Since the signing of the Good Friday Agreement in 1998, the image projected of Northern Ireland in the mainstream media is frequently that of a newly prosperous, modern, post-conflict society - a rare example of a successful peace process. Promoted as a great place to live and work, the garden seemed to be getting rosier by the day, that is until the Stormont Assembly collapsed in 2017.
Written to coincide with the twentieth anniversary of the GFA, this book argues that the seeds of recent problems were sown in the 1998 agreement. The fiasco of a Renewable Heating Incentive that overpaid participants, the lingering whiff of corruption, communities in crisis and growing poverty are all symptoms of the inherent failings of the supposed settlement.
Current difficulties are more than teething problems arising from the transition from war to peace and neo-liberalism; they're the first instalment of a deeper crisis in a northern Irish state and society, which has never properly addressed the corrosive nature of sectarianism. Rather than ridding Northern Ireland of sectarianism, neo-liberalism, operating in the absence of armed conflict, has been able to accommodate and, in some instances, create a new form of sectarianism.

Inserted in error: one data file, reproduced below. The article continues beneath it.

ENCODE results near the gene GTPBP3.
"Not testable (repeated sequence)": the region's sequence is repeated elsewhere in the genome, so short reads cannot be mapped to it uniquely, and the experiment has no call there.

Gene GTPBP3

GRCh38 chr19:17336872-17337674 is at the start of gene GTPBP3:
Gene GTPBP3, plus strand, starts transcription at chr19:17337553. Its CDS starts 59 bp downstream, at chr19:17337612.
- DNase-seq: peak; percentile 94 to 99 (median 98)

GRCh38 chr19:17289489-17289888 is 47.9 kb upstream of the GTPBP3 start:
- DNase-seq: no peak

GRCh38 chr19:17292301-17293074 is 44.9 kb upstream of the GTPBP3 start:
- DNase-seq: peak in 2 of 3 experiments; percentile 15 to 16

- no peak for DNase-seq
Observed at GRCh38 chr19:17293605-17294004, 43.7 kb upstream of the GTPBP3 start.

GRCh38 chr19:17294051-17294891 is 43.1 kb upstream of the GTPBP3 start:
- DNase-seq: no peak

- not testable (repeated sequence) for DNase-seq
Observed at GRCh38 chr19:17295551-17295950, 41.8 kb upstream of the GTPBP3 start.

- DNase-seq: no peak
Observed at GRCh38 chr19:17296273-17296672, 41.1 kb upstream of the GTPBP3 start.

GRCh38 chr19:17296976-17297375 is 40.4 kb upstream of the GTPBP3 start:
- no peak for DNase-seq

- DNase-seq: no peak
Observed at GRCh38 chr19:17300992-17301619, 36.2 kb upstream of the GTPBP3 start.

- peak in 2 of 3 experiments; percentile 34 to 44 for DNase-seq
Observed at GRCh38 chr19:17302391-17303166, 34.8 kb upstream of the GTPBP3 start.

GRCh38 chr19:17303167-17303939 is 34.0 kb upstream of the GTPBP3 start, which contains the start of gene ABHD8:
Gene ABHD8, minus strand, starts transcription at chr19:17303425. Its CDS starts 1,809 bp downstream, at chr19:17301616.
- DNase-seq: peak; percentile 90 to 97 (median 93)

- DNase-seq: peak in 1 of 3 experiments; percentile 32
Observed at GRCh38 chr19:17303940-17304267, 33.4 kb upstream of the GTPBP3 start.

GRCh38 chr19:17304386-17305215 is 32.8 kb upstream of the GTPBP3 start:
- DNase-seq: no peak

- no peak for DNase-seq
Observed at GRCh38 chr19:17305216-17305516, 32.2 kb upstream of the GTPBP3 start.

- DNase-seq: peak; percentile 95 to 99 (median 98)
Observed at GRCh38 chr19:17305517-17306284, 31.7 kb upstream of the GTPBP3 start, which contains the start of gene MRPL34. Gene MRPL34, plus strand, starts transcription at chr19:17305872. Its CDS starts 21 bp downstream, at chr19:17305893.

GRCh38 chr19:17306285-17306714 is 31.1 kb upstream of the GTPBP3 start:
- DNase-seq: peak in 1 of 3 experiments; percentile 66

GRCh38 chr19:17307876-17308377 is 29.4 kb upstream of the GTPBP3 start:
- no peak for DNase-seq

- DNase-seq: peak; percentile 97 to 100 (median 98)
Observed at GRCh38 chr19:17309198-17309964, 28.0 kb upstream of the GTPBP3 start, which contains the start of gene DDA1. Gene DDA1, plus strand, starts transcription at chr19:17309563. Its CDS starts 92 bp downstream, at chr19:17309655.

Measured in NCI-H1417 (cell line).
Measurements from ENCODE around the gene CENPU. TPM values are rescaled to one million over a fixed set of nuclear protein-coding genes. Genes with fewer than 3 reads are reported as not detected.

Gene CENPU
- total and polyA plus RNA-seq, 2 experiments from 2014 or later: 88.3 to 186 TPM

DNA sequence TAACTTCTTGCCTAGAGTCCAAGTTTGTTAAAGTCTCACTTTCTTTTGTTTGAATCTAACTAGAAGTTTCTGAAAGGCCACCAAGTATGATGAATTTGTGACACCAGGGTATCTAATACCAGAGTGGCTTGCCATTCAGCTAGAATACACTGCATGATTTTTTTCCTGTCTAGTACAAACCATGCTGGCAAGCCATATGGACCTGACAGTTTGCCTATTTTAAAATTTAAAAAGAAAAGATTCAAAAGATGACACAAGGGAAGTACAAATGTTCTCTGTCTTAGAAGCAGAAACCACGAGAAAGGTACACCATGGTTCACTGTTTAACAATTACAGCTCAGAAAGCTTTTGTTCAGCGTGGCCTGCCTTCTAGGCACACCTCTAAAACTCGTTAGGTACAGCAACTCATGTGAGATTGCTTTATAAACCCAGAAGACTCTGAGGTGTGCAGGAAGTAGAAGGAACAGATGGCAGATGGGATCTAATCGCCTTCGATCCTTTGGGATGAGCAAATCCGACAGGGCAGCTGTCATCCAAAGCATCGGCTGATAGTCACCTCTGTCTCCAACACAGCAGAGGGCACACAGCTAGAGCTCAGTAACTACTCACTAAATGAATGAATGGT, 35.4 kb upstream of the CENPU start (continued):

The GFA has led to a profound democratic deficit. This book focuses on the nature of the North's new sectarian political class who are the principal beneficiaries of the GFA, but attention is also drawn to the labour movement, the plight of precarious and migrant workers, and the undermining of third sector autonomy. Behind the latter is the continuing suffering within communities still impacted by the long period of armed conflict and the evolution of republicanism and Unionism-Loyalism.